Just to come full circle, the word breath originally (Old English, c. 900) meant "odor" or "smell".  It was especially used to describe the steam or smoke arising from cooking, thus breath is related to bread, the first meaning of which was simply "food".  Conversely, the word meat originally meant any kind of food.  This explains why mincemeat and sweetmeats may be eaten by vegetarians but sweetbreads may not.

AG00003_.gif (10348 bytes) Words to the Wise

Your Etymological Queries Answered

From Frank Kagan :

This being the appropriate season, I came to wonder about the origin of the word golf. I can't find anything further than a reference to Scottish dialect.

St. Andrews, ScotlandGolf first appears in English in 1457. It comes from Scottish golf or gouf, which was first played in Scotland in the 15th century. One popular explanation of its origin is that it is an alteration of Middle Dutch colf or colve, `stick, club, bat' (in modern Dutch it is kolf). The Dutch word is a cognate with Middle Low German kolve `club, bat,' Old High German kolbo `club' (modern German Kolben `club, mallet'), and Old Icelandic kolfr `bolt, rod,' from the Germanic root *kulb- .  However, there are some problems with this derivation.  First, the Dutch did not appear to have a game similar to golf which coincides with the word's timeline.  Second, there are no early Scottish forms of the word with the initial k sound.  Finally, there is a modern dialectical Scottish word gowf  "a blow with the open hand".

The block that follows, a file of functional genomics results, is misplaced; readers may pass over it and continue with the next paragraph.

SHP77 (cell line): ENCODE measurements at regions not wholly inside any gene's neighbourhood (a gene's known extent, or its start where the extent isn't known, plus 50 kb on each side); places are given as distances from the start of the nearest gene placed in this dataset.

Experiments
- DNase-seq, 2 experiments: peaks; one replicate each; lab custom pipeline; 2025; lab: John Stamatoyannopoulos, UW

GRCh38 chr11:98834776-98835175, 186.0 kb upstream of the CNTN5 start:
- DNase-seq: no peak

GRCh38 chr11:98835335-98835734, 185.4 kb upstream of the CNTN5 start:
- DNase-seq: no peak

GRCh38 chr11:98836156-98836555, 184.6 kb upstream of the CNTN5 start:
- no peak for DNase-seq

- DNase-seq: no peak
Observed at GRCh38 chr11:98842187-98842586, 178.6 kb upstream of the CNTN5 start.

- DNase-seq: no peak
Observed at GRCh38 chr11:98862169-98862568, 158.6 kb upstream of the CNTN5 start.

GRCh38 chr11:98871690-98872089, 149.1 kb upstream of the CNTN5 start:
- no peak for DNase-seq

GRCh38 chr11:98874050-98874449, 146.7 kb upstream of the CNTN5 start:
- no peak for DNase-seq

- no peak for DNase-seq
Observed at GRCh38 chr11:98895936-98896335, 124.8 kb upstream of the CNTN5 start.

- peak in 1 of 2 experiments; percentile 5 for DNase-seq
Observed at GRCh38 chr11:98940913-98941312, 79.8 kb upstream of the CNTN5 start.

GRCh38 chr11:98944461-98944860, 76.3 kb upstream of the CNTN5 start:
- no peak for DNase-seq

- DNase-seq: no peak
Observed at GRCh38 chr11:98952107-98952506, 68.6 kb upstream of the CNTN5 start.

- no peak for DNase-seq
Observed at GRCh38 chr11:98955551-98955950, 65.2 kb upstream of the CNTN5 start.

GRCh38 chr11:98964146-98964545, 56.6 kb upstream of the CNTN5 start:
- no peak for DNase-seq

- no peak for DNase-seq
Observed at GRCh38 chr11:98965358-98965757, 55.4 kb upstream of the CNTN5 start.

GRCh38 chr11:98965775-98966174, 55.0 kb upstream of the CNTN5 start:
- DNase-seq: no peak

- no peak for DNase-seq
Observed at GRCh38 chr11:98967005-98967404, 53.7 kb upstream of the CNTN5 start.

St. Andrews, in Scotland, is considered the oldest home of golf.

From Thea Landsberg:

I'm not sure if this is the appropriate place to ask, but what does X mean or stand for in the expression Generation X? Also, where did this expression come from?